GE's Inland Empire Energy Center in Menifee, Calif., will be decommissioned and demolished in 2020.
The California Energy Commission on Dec. 11 approved the premature decommissioning and demolition of General Electric Co.'s 10-year-old, financially struggling natural gas-fired Inland Empire Energy Center, a more than $500 million generating facility in Riverside County once heralded as the future of the global power sector.
Now a different future is unfolding — one in which a large-scale battery storage system is planned to replace the once roughly 800-MW, combined-cycle plant after GE dismantles it over the next year.
"Obviously, the repurposing of this site as a battery storage facility will provide significant benefits," Commissioner Karen Douglas said at a meeting ahead of the agency's unanimous vote approving GE's closure plan.
The facility will cease power production at the end of 2019 and begin a 12-month decommissioning and demolition process, according to the plan. The company mothballed one of the two units in 2017.
Only a quarter to a third of the way into the typical 30- to 40-year lifespan of such assets, the plant's machinery remains in "pristine condition," according to the Branford Group, an auctioneer that is helping GE sell still-useful equipment at reduced prices.
Inland Empire came online in 2009 amid a gas plant building boom in California that pushed the state's capacity reserves far beyond what is required for grid reliability. Increasingly under pressure from low-cost renewables, the plant's early end reflects the investment risks of a gas-fired glut in many regions of the U.S., as identified in a new S&P Global Market Intelligence investigation.
Designed for baseload operations, GE's gas plant lacked the fast-start capabilities required to meet the needs of California's dynamic peak demand period, occurring as the state's more than 20,000 MW of utility-scale and distributed solar resources power down at sunset. Facing expensive retrofits to boost the plant's flexibility, the company in June instead notified the Energy Commission of its intent to shutter the facility.
As a merchant generator supplying electricity to the California ISO market, Inland Empire had a capacity factor of just 6.12% and total operating expenses of $54.73/MWh in 2018, according to S&P Global Market Intelligence data. Those operating costs alone are well above the cost to build and operate new solar-plus-storage facilities in California and are generally higher than average monthly on-peak power prices at the ISO's SP15 hub this year, according to Market Intelligence data.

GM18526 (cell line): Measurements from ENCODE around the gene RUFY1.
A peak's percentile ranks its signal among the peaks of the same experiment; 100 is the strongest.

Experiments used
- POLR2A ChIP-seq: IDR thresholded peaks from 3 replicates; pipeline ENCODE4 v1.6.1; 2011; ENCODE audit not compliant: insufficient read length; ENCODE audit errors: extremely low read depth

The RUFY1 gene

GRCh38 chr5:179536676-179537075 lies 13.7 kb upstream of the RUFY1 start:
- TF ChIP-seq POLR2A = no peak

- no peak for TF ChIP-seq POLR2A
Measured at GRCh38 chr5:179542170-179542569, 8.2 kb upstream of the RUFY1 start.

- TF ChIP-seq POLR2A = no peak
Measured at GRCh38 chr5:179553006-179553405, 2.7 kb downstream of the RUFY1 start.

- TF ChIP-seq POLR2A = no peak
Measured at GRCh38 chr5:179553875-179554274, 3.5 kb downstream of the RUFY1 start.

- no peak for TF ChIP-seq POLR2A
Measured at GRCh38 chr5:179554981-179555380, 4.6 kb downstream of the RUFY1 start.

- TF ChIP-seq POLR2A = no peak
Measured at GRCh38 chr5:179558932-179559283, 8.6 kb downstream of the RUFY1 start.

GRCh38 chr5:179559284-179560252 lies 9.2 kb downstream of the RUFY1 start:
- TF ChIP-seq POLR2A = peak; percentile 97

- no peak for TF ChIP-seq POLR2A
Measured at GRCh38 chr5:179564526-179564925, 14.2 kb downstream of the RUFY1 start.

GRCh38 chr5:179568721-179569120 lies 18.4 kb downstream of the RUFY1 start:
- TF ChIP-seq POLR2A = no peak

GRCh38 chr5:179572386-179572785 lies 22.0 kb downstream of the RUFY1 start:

Several battery-backed solar projects recently approved in Southern California, for instance, are contracted at or below $40/MWh.
The plant's untimely shutdown comes as California is scrambling to cover an emerging capacity crunch, largely triggered by the state's phaseout of older gas plants that rely on ocean water for cooling, the upcoming closure in the mid-2020s of the state's largest power plant — the 2,240-MW Diablo Canyon nuclear facility, and the eroding ability of variable solar resources not equipped with batteries to serve peak demand.
In its next incarnation, the Inland Empire site could be reborn as a large-scale battery system better designed to meet the state's peak power needs. A company called Nova Power LLC agreed to purchase the project site to transform it into a large-scale energy storage facility.
That would make Inland Empire one of numerous gas-fired power plants in California being directly or indirectly replaced by battery storage systems to serve peak power demand.
Nova Power entered into its agreement to purchase the project site Feb. 1, according to GE's closure plan, the same day that Calpine Corp., the original developer of the site, agreed to acquire Inland Empire, according to S&P Global Market Intelligence data on the deal.
Calpine did not respond to several requests seeking comment on the transaction or plans for the site.
The Houston-headquartered company, a major developer of natural gas and renewable power plants, is pursuing energy storage projects. In 2015, the company pitched a 25-MW battery storage system at its proposed gas-fired Mission Rock Energy Center in Ventura County, Calif. But Calpine canceled the battery-backed gas peaker in May after Southern California Edison Co. committed to new transmission and stand-alone energy storage in the area.
Nova Power plans to use existing infrastructure on the site for its battery project, including buildings and electric infrastructure. The system "will require a similar industrial operational footprint as the [Inland Empire] generating station," according to the closure plan, indicating a project potentially in the hundreds of megawatts.
The developer plans to apply for land use and environmental permits to build and operate the battery system after assuming control of the site.